GREENSBORO, N.C. (WGHP) – A promise from the Organization of the Petroleum Exporting Countries, better known as OPEC, to hold back oil on the world markets was barely spoken when that translated to price hikes at the pumps where we stop – and a much more significant bump at the pump in the Triad than the rest of the nation.

Gasoline pumps will show this gallon of gas to cost more than a week ago. (AP Photo/Rogelio V. Solis, File)

The average price of a gallon of regular unleaded gasoline spiked last week in Greensboro: by 25.2 cents, to $3.49, if you track with, and by 22.3 cents, to $3.493, if you track with AAA gas prices.

But Winston-Salem saw its prices increase by roughly 27 cents, to $3.488, which GasBuddy says was the 49th highest increase in the country. AAA shows the increase at about the same, hitting $3.482.

Those increases ended about three months of price declines in the area and – perhaps catching up a bit – far exceeded the national averages, which GasBuddy says rose by 13.8 cents to $3.92 and AAA says is $3.919.

If you want to look statewide, GasBuddy shows North Carolina’s average to be the same as Greensboro’s $3.49, up 20.8 cents in a week. AAA has it at $3.504, an increase of 19.7 cents.

“With OPEC+ deciding to cut oil production by two million barrels a day, we’ve seen oil prices surge 20%, which is the primary factor in the national average rising for the third straight week,” Patrick De Haan, head of petroleum analysis at GasBuddy, said in a release. “Some of the refinery snags that have caused prices to surge in the West and Great Lakes appear to be improving, with prices in those two regions likely to inch down, even with OPEC’s decision, as the drop in wholesale prices has offset the rise due to the production cut.

“But where gas prices didn’t jump because of refinery issues, they will rise a total of 10-30 cents due to oil’s rise, and some areas are certainly seeing the jump already.”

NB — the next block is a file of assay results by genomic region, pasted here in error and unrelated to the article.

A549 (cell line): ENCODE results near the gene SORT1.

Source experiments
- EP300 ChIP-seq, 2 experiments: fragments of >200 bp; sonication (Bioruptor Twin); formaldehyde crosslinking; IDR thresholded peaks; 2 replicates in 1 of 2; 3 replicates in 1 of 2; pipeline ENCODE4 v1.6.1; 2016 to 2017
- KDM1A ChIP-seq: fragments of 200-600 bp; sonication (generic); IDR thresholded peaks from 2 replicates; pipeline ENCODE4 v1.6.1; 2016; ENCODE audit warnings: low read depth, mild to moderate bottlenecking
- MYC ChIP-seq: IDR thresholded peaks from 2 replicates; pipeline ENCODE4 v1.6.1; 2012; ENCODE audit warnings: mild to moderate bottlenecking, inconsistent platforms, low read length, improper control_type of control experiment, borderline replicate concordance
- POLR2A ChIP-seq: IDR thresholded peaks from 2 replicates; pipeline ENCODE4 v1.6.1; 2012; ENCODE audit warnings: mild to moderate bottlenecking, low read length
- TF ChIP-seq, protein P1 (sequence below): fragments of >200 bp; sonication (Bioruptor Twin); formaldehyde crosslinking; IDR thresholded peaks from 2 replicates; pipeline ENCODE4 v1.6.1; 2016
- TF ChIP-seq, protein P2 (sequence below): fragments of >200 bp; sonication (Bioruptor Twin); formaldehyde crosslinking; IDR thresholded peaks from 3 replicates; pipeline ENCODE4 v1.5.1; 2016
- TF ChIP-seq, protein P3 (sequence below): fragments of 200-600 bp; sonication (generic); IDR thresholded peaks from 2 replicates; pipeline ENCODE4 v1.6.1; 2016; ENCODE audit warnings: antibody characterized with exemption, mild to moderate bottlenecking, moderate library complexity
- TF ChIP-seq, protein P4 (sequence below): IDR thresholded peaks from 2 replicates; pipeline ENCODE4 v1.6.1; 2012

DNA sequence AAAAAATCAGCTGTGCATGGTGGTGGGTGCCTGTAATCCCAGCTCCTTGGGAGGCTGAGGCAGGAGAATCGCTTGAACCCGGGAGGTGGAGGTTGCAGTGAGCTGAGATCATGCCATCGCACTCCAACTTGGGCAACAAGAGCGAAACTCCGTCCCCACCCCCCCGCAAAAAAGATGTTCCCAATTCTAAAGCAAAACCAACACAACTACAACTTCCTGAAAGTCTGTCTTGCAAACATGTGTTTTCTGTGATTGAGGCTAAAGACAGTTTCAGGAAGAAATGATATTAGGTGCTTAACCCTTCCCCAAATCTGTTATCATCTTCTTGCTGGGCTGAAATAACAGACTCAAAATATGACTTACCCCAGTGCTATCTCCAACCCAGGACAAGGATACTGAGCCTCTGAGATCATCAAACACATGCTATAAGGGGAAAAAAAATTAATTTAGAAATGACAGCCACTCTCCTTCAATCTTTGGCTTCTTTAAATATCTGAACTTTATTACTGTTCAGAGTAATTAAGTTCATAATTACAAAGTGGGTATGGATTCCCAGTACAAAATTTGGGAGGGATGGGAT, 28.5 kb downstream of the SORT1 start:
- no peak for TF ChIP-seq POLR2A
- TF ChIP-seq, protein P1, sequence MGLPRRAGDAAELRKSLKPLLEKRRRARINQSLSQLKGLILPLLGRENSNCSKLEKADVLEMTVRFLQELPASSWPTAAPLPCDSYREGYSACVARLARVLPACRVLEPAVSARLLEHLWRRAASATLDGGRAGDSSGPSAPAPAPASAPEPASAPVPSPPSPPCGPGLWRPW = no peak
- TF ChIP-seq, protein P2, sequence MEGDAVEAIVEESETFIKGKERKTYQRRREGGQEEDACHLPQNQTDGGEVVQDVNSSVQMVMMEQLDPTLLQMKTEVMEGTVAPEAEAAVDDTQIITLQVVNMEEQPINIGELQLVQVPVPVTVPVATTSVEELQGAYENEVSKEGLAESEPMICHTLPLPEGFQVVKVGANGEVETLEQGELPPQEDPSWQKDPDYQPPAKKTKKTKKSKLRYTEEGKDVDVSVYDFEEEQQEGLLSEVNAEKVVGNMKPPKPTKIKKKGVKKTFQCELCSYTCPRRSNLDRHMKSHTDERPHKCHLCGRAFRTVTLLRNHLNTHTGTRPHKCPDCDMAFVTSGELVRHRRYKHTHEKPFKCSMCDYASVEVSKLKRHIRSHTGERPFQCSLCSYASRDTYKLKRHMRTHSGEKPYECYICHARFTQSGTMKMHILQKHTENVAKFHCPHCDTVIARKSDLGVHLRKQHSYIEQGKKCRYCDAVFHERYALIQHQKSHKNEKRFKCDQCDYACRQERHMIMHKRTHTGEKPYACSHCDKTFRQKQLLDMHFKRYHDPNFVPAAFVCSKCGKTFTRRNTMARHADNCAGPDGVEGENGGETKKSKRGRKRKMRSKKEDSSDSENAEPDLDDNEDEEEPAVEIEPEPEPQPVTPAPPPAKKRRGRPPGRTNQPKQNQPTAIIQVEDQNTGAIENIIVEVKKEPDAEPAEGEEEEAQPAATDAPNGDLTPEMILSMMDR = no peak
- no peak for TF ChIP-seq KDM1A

GasBuddy says its survey of 150,000 gas stations across the country shows the average per gallon is 22.5 cents higher than a month ago and 67 cents higher than a year ago. AAA has those numbers at 7 cents and 44 cents, respectively. The national average price of diesel has increased by about 18 cents this past week to $5.04 per gallon (GasBuddy) and $4.836 (AAA).

GasBuddy said the cheapest gallon of gasoline it found in the Greensboro area was $3.07 per gallon, with a highest of $3.82. The lowest price in North Carolina was $2.99, and the highest was $5.49.

If you want to do a finer comparison, Durham’s average was 43.53, up by 14.3 cents.

Both GasBuddy and AAA showed North Carolina to have the 15th lowest average national and near the cheapest in a group of states – along with Virginia, Kentucky, West Virginia, Missouri and Massachusetts, among others – in the second-cheapest tier, exceeded only by the swathe across the deep South (from Texas across to South Carolina).

Given the effect of OPEC’s announcement and the Russian-Ukraine war escalation, don’t expect anything better to happen soon.

“For now, I don’t expect much improvement in prices for most of the country, with California and the Great Lakes as the exception, with downdrafts likely in the days and weeks ahead,” De Haan said.

Historical trends

GasBuddy’s historical average gasoline prices for Oct. 10 in Greensboro and the national average going back a decade:

                    GSO           U.S.

2021:        $3.07        $3.25

2020:        $2.07        $2.18

2019:        $2.38        $2.64

2018:        $2.75        $2.91

2017:        $2.38        $2.46

2016:        $2.24        $2.25

2015:        $2.14        $2.32

2014:        $3.16        $3.23

2013:        $3.23        $3.34

2012:        $3.68        $3.81